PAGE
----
Victoria Pickle, who is earning her master’s degree in biology at USA, also received the award. Both Houserova and Pickle are graduate students in the lab of Dr. Glen Borchert, assistant professor of pharmacology at the University of South Alabama College of Medicine. Both students will conduct EPSCoR-supported research in Dr. Borchert’s lab through grants from the National Science Foundation.

“These fellowships are extremely competitive,” Dr. Borchert said. “This marks the second time Dominika has received the award and the first for Victoria.”

Houserova said the fellowship will allow her to devote 100 percent of her time to scientific pursuits. “Moreover, it enables us to allocate more funds towards purchasing materials and solvents used in my experiments, as well as covering costs related to traveling to various annual conferences and workshops,” she said.

Her research focuses on identification of novel, small non-coding RNA (sRNA) found in Salmonella in an attempt to understand how these bacteria survive in unfavorable environments such as high heat, antibiotic treatment and oxidation. “This work will hopefully lead to the identification of not only numerous new genes in this pathogen, but also lead the way for identifying countless similar genes across an array of other medically relevant bacteria,” she said.

According to Houserova, sRNAs are molecules known to be potent genetic regulators in both eukaryotes and prokaryotes. “Despite their recently appreciated roles in eukaryotic cell regulations, only a handful of sRNAs have been identified in bacteria,” she said. “I chose this project because there is still so much we do not know about genetics and many related metabolic process. Here we strive to identify and characterize novel sRNAs in Salmonella enteric to help define various mechanisms behind their regulatory abilities. These new genes may represent novel therapeutic targets for treating these pathogens and offer new alternative to current antibiotic-based treatments.”

Pickle said her research aims to provide new insights for clinically valuable therapeutic or prognostic targets for lung cancer. “Small nucleolar RNAs (snoRNAs) were first described in the 1960s and have been thought to function almost exclusively in basic cellular maintenance for more than 50 years,” she said. “However, recent studies have now called for a reassessment of the function of snoRNAs after genetic searchers for tumor-suppressor genes have revealed miss-regulations associated with prostate, breast and lung malignancies.”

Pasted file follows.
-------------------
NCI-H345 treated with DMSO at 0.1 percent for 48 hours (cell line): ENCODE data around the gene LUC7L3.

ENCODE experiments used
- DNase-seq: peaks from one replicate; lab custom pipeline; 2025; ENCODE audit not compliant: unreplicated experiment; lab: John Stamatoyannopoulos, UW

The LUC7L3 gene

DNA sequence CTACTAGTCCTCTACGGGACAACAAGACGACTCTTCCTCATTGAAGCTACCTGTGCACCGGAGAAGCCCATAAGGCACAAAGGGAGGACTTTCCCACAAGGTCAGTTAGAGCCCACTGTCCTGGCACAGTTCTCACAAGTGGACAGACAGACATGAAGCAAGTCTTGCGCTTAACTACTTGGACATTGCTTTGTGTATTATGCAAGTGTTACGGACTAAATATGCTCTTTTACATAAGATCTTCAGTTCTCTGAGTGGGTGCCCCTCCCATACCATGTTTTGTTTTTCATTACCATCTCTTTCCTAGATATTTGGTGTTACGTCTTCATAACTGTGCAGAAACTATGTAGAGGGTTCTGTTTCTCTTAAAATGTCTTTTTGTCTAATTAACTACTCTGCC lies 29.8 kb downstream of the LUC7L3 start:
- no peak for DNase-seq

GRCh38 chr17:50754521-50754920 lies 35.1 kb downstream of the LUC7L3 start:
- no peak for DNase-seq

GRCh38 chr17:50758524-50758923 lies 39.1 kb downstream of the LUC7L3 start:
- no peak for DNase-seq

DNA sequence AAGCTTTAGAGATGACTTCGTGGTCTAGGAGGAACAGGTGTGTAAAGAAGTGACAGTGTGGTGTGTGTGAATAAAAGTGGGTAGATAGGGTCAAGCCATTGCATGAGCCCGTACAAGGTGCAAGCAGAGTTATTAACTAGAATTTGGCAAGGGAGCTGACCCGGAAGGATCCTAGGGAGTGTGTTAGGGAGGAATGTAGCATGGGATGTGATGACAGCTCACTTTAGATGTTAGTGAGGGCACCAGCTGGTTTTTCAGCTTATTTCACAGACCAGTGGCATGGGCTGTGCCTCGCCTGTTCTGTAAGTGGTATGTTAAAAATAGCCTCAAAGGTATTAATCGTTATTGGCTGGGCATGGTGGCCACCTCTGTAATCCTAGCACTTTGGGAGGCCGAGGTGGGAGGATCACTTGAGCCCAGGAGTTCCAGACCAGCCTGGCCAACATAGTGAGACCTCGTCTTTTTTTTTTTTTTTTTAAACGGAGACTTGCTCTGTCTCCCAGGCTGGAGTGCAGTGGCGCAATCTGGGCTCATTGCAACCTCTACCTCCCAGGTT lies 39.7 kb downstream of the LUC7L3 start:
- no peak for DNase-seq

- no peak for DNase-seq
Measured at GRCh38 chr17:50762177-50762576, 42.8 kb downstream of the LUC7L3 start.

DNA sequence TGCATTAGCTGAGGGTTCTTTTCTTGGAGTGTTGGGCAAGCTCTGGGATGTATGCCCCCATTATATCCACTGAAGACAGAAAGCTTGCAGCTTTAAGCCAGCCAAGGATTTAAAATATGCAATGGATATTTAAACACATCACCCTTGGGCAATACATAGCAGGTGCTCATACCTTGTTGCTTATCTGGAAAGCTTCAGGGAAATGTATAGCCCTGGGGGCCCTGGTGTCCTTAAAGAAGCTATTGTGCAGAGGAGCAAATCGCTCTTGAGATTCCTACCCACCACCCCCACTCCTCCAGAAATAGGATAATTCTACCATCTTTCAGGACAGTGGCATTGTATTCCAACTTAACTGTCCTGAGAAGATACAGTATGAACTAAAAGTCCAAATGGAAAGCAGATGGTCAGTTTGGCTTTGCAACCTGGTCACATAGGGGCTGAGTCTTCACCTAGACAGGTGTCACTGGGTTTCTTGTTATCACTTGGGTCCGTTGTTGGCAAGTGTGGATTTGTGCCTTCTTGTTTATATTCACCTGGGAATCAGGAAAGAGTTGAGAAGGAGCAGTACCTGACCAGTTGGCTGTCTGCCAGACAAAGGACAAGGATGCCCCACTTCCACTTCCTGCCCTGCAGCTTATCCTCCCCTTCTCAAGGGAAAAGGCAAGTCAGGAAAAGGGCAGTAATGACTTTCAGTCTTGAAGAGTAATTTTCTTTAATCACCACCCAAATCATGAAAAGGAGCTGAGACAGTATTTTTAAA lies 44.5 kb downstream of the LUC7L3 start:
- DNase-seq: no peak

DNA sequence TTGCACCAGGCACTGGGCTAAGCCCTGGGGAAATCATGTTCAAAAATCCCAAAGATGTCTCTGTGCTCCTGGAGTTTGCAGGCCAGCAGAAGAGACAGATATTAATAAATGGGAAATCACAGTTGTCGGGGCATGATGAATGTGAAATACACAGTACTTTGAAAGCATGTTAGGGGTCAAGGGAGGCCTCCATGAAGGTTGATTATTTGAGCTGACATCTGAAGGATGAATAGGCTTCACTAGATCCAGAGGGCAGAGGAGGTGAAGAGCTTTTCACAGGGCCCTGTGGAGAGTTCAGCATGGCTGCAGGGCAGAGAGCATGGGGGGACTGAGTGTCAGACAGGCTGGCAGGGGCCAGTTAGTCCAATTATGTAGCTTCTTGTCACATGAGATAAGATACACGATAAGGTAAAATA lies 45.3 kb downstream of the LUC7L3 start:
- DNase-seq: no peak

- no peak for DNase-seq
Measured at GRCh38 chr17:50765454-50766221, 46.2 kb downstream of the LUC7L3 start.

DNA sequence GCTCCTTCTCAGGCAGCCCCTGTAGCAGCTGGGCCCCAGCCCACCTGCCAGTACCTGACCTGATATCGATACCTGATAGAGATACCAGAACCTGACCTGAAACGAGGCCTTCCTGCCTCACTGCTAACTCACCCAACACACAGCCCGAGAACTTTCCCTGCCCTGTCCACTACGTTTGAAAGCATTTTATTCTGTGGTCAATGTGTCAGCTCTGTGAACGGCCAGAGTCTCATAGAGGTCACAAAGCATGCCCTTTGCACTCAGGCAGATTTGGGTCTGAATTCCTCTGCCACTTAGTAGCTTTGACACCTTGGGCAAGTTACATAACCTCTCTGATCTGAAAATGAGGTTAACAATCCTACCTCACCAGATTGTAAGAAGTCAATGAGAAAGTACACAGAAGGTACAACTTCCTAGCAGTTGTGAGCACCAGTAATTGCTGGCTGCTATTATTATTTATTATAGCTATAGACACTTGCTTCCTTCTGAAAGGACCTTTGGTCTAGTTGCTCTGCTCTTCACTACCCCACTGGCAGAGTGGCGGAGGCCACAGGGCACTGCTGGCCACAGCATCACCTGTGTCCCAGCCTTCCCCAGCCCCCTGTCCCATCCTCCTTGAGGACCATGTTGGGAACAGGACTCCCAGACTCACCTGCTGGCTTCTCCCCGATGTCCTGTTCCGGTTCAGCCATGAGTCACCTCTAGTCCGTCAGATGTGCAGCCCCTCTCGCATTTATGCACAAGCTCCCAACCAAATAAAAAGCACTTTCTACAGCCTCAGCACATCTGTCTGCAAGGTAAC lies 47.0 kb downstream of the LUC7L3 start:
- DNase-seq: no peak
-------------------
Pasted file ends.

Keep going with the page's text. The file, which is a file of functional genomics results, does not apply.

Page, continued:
The GRSP – a state investment in Alabama’s universities to expand research output – is unique among national EPSCoR programs, as few states have committed major resources toward the sponsorship and development of its next generation of researchers, scientists and innovators. The award offers research opportunities to graduate students under the guidance of some of Alabama’s finest research scientists.

USA Welcomes Dr. Ninh Doan to Neurosurgery

Dr. Ninh Doan recently was appointed assistant professor of neurosurgery at the University of South Alabama College of Medicine and serves as a neurosurgeon with USA Physicians Group.

Dr. Doan received his medical degree and Ph.D. from the University of Illinois College of Medicine in Chicago. He then completed a post-doctoral research fellowship at Northwestern University in Chicago and completed his residency training in neurosurgery at the Medical College of Wisconsin. His clinical interests include neuro-trauma, general neurosurgery, spinal surgery and neuro-oncology.

Dr. Doan has received over $100,000 in research grants, and his research has been published in many academic medical journals.

To make an appointment, call (251) 665-8290.